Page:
Charter schools' failure exposed
US charter school students are lagging six months behind pupils in state schools, according to data that the Bush administration is accused of trying to hush up.
The findings pose awkward questions for the White House, which extols charter schools as replacements for ailing state schools; and officials are scrambling to explain why they have sat on them since last November.
Just one in four charter nine to 10-year-olds are proficient at reading or maths, according to results from the 2003 National Assessment of Educational Progress (NAEP), America's only nationally-administered exams.
This contrasts with 30 per cent in reading and 32 per cent in maths among peers at comparable state schools. Overall, the test scores equated to a half-year knowledge gap, said the American Federation of Teachers, the US's second largest teachers' union, which culled the charter scores from unprocessed official data.
The data offers the first US-wide comparison between charters and education authority-run schools.
"This is part of a bigger research picture that finds little evidence that charters are performing better than public schools," said Alan Krueger, professor of economics and public policy at Princeton University.
"What's surprising is that the Education Department has not released the data in more conventional format."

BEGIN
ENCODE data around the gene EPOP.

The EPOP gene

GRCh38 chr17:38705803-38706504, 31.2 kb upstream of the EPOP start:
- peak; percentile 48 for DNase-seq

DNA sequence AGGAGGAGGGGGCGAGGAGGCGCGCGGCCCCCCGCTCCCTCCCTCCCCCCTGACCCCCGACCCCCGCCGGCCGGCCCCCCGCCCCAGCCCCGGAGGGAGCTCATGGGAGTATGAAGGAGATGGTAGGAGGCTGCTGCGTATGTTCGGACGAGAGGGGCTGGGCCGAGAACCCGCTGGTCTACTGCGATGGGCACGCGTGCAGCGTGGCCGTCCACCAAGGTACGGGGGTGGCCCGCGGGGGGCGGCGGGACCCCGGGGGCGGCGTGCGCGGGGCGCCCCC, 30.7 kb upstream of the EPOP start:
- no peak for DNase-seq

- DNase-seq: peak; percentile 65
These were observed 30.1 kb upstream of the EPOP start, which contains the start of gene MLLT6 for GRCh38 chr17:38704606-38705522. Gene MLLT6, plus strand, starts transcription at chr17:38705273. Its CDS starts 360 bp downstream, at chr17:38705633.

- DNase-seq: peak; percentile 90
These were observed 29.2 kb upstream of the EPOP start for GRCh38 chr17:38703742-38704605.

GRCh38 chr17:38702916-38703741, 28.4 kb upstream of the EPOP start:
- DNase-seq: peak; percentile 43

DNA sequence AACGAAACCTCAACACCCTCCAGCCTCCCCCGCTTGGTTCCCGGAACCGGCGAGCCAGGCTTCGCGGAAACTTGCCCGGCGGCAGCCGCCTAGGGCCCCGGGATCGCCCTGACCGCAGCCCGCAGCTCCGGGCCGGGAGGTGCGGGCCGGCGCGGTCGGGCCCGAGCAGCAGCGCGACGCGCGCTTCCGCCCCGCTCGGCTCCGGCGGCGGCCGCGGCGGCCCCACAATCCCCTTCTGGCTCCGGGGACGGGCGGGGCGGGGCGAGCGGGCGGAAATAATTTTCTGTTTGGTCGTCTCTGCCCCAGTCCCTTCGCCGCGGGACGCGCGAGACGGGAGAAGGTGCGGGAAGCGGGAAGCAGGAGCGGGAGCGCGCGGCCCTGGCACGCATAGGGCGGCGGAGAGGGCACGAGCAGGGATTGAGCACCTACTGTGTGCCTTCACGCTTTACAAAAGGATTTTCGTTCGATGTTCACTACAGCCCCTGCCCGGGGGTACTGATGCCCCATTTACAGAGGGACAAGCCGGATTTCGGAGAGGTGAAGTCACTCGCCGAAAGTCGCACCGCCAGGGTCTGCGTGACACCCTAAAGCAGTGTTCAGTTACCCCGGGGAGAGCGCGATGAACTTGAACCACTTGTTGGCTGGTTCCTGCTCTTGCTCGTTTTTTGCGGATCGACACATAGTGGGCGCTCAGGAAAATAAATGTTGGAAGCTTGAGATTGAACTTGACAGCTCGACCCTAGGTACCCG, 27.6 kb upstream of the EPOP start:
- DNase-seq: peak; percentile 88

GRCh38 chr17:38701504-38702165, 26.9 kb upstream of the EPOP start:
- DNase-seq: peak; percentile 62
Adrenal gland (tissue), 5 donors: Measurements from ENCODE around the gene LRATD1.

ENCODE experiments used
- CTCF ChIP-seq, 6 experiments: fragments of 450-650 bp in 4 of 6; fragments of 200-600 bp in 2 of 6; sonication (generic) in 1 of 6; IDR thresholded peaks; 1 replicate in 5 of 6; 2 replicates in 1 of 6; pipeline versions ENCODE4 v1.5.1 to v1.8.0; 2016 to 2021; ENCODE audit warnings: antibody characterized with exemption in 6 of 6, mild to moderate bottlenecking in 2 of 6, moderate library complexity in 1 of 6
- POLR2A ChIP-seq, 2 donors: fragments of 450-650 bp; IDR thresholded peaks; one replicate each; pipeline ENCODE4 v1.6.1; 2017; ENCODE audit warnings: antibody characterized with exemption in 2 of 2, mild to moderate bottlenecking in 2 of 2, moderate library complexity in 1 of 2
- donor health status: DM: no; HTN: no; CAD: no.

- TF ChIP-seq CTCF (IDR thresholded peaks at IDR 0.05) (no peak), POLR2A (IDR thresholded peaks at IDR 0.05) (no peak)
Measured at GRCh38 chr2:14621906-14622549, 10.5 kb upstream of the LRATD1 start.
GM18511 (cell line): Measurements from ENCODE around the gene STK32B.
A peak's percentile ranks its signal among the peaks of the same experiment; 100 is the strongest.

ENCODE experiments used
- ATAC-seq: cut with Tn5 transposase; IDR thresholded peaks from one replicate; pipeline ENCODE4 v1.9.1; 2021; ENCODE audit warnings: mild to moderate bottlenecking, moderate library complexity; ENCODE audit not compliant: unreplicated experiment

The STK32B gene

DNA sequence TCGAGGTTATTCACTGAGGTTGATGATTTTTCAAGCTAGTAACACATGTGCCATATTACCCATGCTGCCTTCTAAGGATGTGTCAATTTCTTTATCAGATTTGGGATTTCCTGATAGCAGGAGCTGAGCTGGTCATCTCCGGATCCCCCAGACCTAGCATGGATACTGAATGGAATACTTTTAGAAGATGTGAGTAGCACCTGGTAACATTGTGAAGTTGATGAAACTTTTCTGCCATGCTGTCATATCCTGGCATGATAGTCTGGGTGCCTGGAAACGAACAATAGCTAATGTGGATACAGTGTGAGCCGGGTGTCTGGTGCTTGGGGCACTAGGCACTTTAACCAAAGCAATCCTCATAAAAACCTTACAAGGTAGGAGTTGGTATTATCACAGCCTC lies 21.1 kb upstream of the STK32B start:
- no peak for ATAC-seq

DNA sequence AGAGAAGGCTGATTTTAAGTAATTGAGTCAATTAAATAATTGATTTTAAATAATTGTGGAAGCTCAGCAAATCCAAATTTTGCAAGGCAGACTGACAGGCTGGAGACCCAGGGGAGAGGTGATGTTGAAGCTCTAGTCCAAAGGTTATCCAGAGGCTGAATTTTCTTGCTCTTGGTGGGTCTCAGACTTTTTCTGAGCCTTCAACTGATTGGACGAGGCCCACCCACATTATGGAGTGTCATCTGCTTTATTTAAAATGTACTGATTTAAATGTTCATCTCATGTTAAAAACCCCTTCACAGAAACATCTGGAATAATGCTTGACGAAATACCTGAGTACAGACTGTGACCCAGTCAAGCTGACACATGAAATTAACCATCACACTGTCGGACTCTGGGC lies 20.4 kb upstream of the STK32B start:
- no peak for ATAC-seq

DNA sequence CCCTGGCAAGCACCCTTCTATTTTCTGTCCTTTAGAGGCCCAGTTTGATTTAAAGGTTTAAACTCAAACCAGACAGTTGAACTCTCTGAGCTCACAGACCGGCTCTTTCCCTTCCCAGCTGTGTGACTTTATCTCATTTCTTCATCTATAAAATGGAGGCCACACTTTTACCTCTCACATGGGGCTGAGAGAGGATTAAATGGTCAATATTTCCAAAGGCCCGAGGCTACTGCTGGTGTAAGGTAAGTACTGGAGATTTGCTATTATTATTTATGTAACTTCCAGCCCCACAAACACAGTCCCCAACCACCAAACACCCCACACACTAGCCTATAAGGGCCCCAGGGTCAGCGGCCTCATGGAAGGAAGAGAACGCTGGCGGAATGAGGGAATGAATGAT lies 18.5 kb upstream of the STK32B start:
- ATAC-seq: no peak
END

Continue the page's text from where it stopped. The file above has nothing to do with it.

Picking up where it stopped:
The information was supposed to have been collated in January, two months after other NAEP reports, but was delayed while officials performed a "sophisticated analysis" to qualify the data, said Sharif Shakrani, deputy executive director of the National Assessment Governing Board, which sets the exams.
It "should have been put into the public domain", said Shakrani, who called the union's action "completely appropriate".
Responding to last week's revelations, US education secretary Rod Paige called for a distinction between "students falling behind and students climbing out of the hole in which they found themselves". He said the purpose of charters is to provide an alternative to students poorly served by their previous schools.
But Amy Wells, education professor at Columbia University's Teachers College, said there was no evidence that charters were predominantly dealing with legacy problems from state schools. "Some have been open for 10 years. To blame state schools 13 years into the charter movement is ludicrous," she said.
"Neo-liberal, free-market ideology is fuelling charters. The idea is to deregulate and let the market work its magic, but this report says this doesn't work in education."
Roughly 2,700 of America's 88,000 state schools are charters and their ranks are expected to swell as the White House's sweeping No Child Left Behind Act tags thousands of schools for closure for missing testing targets. President Bush has apportioned $318m (pound;175m) for new charters in 2005.
Charters are operated autonomously by businesses, teachers, churches and other groups as another public education option. But the sector has been plagued by profiteering scandals. Last week, California's largest charter operator - under investigation for alleged financial impropriety - closed more than 60 schools, leaving 10,000 students school-less.